Nova Scotia Geography
The hills and low mountains ranges of Nova Scotia are all located within the Appalachian Mountains, a chain of eroded mountains that extend about 1,500 miles in length, from central Alabama in the U.S., through Canada's maritime provinces.
The province's rugged coastline is indented by hundreds of bays, coves and small inlets. Wide sandy beaches are plentiful, and they're often fronted by salt water marshes.
The Bay of Fundy fronting Nova Scotia's west central coastline is world-famous for its high tidal range and the bay is claimed to have the highest vertical tidal range in the world. In fact, over 110 billion tons of water flow in and out of the bay during a twelve hour tidal period. Want proof? Here it is!
Separated from the Nova Scotia mainland by the Strait of Canso, Cape Breton Island is Canada's 18th largest island. It is dominated by the Cape Breton Highlands in the north, and by Bras d'Or, one of the planet's largest salt water lakes.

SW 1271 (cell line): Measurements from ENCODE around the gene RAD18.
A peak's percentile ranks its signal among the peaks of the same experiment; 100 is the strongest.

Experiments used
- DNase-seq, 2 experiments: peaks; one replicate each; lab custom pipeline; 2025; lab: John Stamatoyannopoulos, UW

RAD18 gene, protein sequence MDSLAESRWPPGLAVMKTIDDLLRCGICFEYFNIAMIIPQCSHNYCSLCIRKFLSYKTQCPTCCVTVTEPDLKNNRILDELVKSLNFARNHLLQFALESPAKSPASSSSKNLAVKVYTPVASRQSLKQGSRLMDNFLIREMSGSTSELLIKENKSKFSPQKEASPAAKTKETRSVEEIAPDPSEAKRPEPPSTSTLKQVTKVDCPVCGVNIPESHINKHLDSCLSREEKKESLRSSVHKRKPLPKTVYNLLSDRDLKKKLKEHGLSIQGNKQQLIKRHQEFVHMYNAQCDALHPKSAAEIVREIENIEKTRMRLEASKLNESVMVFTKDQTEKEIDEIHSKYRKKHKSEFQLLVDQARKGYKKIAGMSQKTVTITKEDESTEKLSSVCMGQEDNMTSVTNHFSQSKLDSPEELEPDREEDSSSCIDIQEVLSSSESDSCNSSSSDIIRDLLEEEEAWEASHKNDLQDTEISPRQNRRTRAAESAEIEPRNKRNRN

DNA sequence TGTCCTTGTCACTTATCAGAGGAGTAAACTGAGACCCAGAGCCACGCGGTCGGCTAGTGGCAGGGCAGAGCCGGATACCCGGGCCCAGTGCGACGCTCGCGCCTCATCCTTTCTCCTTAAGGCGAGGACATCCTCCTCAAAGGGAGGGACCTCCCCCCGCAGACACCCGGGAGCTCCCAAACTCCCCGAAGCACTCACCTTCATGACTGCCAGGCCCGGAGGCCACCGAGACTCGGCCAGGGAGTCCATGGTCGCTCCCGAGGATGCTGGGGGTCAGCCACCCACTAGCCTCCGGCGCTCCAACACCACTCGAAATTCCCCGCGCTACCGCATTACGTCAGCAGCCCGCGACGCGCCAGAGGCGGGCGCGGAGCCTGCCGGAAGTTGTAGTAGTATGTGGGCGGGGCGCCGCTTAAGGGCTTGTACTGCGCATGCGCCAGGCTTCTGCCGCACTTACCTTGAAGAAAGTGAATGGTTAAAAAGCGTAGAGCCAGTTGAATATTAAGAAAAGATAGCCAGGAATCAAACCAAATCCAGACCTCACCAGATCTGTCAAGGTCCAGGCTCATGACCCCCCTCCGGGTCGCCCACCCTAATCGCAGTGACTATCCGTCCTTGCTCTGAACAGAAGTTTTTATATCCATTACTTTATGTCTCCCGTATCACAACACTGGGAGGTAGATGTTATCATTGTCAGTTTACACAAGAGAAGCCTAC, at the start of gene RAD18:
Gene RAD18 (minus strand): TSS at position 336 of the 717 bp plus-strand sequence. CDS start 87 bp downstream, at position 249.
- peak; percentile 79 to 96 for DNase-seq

Cape Breton Island's rocky shoreline is deeply indented along its eastern coastline, and in the far northern highlands stands White Hill, the province's highest point at 532 m (1,745 ft).
The Margaree and Mira are the largest rivers on the island, and countless smaller rivers and streams drain into the Bras d'Or Lake, Gulf of St. Lawrence and Atlantic Ocean. Its largest freshwater lake is Lake Ainslie.
Sable Island, part of the Halifax Municipality, is a crescent-shaped sandbar about 160 km from the mainland. Covered by grass, it is often referred to as the Graveyard of the Atlantic, as numerous ships have met their fate here.
Mainland Nova Scotia is dotted with hundreds of small, freshwater lakes; the largest of which is Lake Rossignol. Rivers of note include the Avon, Clyde, Jordon, Liscomb, Mersey, Philip, Roseway, Sable, Salmon, St. Marys and Tusket.